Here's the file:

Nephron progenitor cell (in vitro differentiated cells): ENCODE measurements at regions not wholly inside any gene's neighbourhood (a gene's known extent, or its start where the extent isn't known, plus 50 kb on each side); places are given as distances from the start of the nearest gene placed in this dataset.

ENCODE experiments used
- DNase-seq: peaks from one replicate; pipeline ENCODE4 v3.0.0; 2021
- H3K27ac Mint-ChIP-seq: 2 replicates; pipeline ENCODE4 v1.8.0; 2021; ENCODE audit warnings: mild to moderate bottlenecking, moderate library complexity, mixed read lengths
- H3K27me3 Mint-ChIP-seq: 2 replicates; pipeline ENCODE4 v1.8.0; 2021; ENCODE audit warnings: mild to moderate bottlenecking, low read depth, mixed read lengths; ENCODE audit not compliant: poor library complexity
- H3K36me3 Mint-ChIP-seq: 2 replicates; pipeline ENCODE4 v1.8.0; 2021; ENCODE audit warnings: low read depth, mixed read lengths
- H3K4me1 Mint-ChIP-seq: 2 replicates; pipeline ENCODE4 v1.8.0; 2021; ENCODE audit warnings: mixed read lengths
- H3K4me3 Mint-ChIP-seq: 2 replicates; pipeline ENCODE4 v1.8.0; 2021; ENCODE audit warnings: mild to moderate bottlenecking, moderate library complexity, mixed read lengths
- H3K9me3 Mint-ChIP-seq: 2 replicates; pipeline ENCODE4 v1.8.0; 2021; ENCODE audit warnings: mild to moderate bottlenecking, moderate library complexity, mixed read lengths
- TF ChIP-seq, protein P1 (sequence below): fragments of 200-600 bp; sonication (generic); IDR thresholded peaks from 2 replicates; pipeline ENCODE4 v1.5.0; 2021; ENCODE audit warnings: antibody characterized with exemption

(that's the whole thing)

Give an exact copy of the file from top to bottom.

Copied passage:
Nephron progenitor cell (in vitro differentiated cells): ENCODE measurements at regions not wholly inside any gene's neighbourhood (a gene's known extent, or its start where the extent isn't known, plus 50 kb on each side); places are given as distances from the start of the nearest gene placed in this dataset.

ENCODE experiments used
- DNase-seq: peaks from one replicate; pipeline ENCODE4 v3.0.0; 2021
- H3K27ac Mint-ChIP-seq: 2 replicates; pipeline ENCODE4 v1.8.0; 2021; ENCODE audit warnings: mild to moderate bottlenecking, moderate library complexity, mixed read lengths
- H3K27me3 Mint-ChIP-seq: 2 replicates; pipeline ENCODE4 v1.8.0; 2021; ENCODE audit warnings: mild to moderate bottlenecking, low read depth, mixed read lengths; ENCODE audit not compliant: poor library complexity
- H3K36me3 Mint-ChIP-seq: 2 replicates; pipeline ENCODE4 v1.8.0; 2021; ENCODE audit warnings: low read depth, mixed read lengths
- H3K4me1 Mint-ChIP-seq: 2 replicates; pipeline ENCODE4 v1.8.0; 2021; ENCODE audit warnings: mixed read lengths
- H3K4me3 Mint-ChIP-seq: 2 replicates; pipeline ENCODE4 v1.8.0; 2021; ENCODE audit warnings: mild to moderate bottlenecking, moderate library complexity, mixed read lengths
- H3K9me3 Mint-ChIP-seq: 2 replicates; pipeline ENCODE4 v1.8.0; 2021; ENCODE audit warnings: mild to moderate bottlenecking, moderate library complexity, mixed read lengths
- TF ChIP-seq, protein P1 (sequence below): fragments of 200-600 bp; sonication (generic); IDR thresholded peaks from 2 replicates; pipeline ENCODE4 v1.5.0; 2021; ENCODE audit warnings: antibody characterized with exemption